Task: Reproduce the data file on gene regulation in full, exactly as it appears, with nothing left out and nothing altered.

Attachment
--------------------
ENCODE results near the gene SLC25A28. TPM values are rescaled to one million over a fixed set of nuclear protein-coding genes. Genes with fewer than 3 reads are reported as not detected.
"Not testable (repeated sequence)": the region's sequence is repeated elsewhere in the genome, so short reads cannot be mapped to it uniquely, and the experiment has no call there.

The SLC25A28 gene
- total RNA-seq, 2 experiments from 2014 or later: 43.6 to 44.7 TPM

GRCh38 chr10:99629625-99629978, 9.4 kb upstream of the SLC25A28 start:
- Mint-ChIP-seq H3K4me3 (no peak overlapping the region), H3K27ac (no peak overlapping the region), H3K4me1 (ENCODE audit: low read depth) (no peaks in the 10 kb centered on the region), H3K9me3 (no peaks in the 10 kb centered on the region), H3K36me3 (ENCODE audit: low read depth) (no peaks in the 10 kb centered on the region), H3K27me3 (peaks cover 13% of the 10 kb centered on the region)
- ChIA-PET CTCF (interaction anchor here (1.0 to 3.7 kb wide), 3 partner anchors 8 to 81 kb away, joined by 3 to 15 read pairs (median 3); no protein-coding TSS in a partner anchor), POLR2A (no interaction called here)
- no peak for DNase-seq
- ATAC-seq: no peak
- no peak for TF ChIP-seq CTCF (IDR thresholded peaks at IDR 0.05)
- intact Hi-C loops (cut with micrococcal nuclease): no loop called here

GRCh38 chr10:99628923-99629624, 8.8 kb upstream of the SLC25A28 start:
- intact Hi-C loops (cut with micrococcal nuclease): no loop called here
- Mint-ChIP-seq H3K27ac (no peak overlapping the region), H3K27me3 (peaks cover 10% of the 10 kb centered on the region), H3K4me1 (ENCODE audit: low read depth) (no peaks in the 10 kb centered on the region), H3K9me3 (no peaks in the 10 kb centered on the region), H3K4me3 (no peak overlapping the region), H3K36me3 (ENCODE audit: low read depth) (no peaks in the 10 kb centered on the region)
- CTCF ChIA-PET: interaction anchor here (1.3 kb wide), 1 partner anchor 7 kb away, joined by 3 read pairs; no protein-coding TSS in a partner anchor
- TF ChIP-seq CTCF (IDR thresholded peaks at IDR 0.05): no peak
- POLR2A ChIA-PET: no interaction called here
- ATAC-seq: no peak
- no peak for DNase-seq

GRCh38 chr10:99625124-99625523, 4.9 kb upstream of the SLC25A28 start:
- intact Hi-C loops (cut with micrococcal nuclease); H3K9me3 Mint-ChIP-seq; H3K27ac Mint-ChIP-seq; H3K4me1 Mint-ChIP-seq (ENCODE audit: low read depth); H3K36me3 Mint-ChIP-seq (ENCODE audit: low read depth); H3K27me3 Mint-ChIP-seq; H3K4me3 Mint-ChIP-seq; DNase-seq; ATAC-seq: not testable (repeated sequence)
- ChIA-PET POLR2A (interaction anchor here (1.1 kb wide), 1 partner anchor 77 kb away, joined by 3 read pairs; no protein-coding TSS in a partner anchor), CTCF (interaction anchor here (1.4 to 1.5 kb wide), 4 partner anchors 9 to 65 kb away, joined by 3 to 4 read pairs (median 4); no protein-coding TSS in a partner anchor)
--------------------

ENCODE results near the gene SLC25A28. TPM values are rescaled to one million over a fixed set of nuclear protein-coding genes. Genes with fewer than 3 reads are reported as not detected.
"Not testable (repeated sequence)": the region's sequence is repeated elsewhere in the genome, so short reads cannot be mapped to it uniquely, and the experiment has no call there.

The SLC25A28 gene
- total RNA-seq, 2 experiments from 2014 or later: 43.6 to 44.7 TPM

GRCh38 chr10:99629625-99629978, 9.4 kb upstream of the SLC25A28 start:
- Mint-ChIP-seq H3K4me3 (no peak overlapping the region), H3K27ac (no peak overlapping the region), H3K4me1 (ENCODE audit: low read depth) (no peaks in the 10 kb centered on the region), H3K9me3 (no peaks in the 10 kb centered on the region), H3K36me3 (ENCODE audit: low read depth) (no peaks in the 10 kb centered on the region), H3K27me3 (peaks cover 13% of the 10 kb centered on the region)
- ChIA-PET CTCF (interaction anchor here (1.0 to 3.7 kb wide), 3 partner anchors 8 to 81 kb away, joined by 3 to 15 read pairs (median 3); no protein-coding TSS in a partner anchor), POLR2A (no interaction called here)
- no peak for DNase-seq
- ATAC-seq: no peak
- no peak for TF ChIP-seq CTCF (IDR thresholded peaks at IDR 0.05)
- intact Hi-C loops (cut with micrococcal nuclease): no loop called here

GRCh38 chr10:99628923-99629624, 8.8 kb upstream of the SLC25A28 start:
- intact Hi-C loops (cut with micrococcal nuclease): no loop called here
- Mint-ChIP-seq H3K27ac (no peak overlapping the region), H3K27me3 (peaks cover 10% of the 10 kb centered on the region), H3K4me1 (ENCODE audit: low read depth) (no peaks in the 10 kb centered on the region), H3K9me3 (no peaks in the 10 kb centered on the region), H3K4me3 (no peak overlapping the region), H3K36me3 (ENCODE audit: low read depth) (no peaks in the 10 kb centered on the region)
- CTCF ChIA-PET: interaction anchor here (1.3 kb wide), 1 partner anchor 7 kb away, joined by 3 read pairs; no protein-coding TSS in a partner anchor
- TF ChIP-seq CTCF (IDR thresholded peaks at IDR 0.05): no peak
- POLR2A ChIA-PET: no interaction called here
- ATAC-seq: no peak
- no peak for DNase-seq

GRCh38 chr10:99625124-99625523, 4.9 kb upstream of the SLC25A28 start:
- intact Hi-C loops (cut with micrococcal nuclease); H3K9me3 Mint-ChIP-seq; H3K27ac Mint-ChIP-seq; H3K4me1 Mint-ChIP-seq (ENCODE audit: low read depth); H3K36me3 Mint-ChIP-seq (ENCODE audit: low read depth); H3K27me3 Mint-ChIP-seq; H3K4me3 Mint-ChIP-seq; DNase-seq; ATAC-seq: not testable (repeated sequence)
- ChIA-PET POLR2A (interaction anchor here (1.1 kb wide), 1 partner anchor 77 kb away, joined by 3 read pairs; no protein-coding TSS in a partner anchor), CTCF (interaction anchor here (1.4 to 1.5 kb wide), 4 partner anchors 9 to 65 kb away, joined by 3 to 4 read pairs (median 4); no protein-coding TSS in a partner anchor)